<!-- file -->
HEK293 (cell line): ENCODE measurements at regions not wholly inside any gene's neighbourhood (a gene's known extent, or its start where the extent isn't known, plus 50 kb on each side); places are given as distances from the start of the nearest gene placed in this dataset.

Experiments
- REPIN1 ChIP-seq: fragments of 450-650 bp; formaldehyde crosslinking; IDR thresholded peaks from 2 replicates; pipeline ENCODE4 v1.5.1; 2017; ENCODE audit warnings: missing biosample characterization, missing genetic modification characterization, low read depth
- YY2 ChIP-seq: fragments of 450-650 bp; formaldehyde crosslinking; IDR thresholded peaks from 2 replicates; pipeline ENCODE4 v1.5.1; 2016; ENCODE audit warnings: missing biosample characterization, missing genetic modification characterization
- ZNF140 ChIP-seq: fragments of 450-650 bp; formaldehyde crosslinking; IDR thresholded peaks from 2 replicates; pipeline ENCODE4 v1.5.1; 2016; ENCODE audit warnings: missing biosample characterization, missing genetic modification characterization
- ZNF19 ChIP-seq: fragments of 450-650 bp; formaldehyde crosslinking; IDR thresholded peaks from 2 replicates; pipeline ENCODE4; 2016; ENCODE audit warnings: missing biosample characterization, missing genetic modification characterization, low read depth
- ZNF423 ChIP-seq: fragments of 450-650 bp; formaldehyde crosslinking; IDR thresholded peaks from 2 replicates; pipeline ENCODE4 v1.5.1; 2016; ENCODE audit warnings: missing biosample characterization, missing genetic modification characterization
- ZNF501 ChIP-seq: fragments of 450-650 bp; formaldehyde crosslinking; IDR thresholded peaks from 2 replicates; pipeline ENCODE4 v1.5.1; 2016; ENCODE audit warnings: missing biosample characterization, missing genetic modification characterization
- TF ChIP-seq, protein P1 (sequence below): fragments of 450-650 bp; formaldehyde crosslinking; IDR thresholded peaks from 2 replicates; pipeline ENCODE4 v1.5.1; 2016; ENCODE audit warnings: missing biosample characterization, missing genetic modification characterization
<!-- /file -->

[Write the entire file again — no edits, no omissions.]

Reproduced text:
HEK293 (cell line): ENCODE measurements at regions not wholly inside any gene's neighbourhood (a gene's known extent, or its start where the extent isn't known, plus 50 kb on each side); places are given as distances from the start of the nearest gene placed in this dataset.

Experiments
- REPIN1 ChIP-seq: fragments of 450-650 bp; formaldehyde crosslinking; IDR thresholded peaks from 2 replicates; pipeline ENCODE4 v1.5.1; 2017; ENCODE audit warnings: missing biosample characterization, missing genetic modification characterization, low read depth
- YY2 ChIP-seq: fragments of 450-650 bp; formaldehyde crosslinking; IDR thresholded peaks from 2 replicates; pipeline ENCODE4 v1.5.1; 2016; ENCODE audit warnings: missing biosample characterization, missing genetic modification characterization
- ZNF140 ChIP-seq: fragments of 450-650 bp; formaldehyde crosslinking; IDR thresholded peaks from 2 replicates; pipeline ENCODE4 v1.5.1; 2016; ENCODE audit warnings: missing biosample characterization, missing genetic modification characterization
- ZNF19 ChIP-seq: fragments of 450-650 bp; formaldehyde crosslinking; IDR thresholded peaks from 2 replicates; pipeline ENCODE4; 2016; ENCODE audit warnings: missing biosample characterization, missing genetic modification characterization, low read depth
- ZNF423 ChIP-seq: fragments of 450-650 bp; formaldehyde crosslinking; IDR thresholded peaks from 2 replicates; pipeline ENCODE4 v1.5.1; 2016; ENCODE audit warnings: missing biosample characterization, missing genetic modification characterization
- ZNF501 ChIP-seq: fragments of 450-650 bp; formaldehyde crosslinking; IDR thresholded peaks from 2 replicates; pipeline ENCODE4 v1.5.1; 2016; ENCODE audit warnings: missing biosample characterization, missing genetic modification characterization
- TF ChIP-seq, protein P1 (sequence below): fragments of 450-650 bp; formaldehyde crosslinking; IDR thresholded peaks from 2 replicates; pipeline ENCODE4 v1.5.1; 2016; ENCODE audit warnings: missing biosample characterization, missing genetic modification characterization